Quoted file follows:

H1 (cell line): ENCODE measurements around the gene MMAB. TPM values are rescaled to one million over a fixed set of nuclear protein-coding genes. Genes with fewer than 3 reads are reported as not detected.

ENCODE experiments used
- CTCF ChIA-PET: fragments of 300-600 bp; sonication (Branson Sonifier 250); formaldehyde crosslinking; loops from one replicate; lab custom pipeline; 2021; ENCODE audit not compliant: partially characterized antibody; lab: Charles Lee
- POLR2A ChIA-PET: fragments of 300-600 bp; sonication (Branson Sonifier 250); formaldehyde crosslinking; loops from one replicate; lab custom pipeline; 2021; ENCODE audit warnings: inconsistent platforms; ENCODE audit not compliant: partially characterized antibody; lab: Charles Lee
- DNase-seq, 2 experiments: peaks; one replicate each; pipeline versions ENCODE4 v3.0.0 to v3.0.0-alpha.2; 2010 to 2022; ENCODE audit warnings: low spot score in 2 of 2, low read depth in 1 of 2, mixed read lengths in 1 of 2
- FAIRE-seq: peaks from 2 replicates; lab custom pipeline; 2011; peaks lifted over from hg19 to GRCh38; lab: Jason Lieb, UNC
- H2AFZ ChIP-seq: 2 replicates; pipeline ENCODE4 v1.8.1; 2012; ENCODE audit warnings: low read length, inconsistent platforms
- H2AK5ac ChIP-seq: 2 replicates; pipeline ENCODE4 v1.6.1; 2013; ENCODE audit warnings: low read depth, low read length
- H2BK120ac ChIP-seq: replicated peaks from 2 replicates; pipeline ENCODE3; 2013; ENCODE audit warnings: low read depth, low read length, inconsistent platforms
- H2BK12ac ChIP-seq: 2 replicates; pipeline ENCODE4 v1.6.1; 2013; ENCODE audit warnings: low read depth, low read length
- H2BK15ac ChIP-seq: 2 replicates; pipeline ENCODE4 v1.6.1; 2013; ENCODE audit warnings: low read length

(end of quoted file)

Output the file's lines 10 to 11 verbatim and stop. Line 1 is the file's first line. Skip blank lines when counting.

- H2BK12ac ChIP-seq: 2 replicates; pipeline ENCODE4 v1.6.1; 2013; ENCODE audit warnings: low read depth, low read length
- H2BK15ac ChIP-seq: 2 replicates; pipeline ENCODE4 v1.6.1; 2013; ENCODE audit warnings: low read length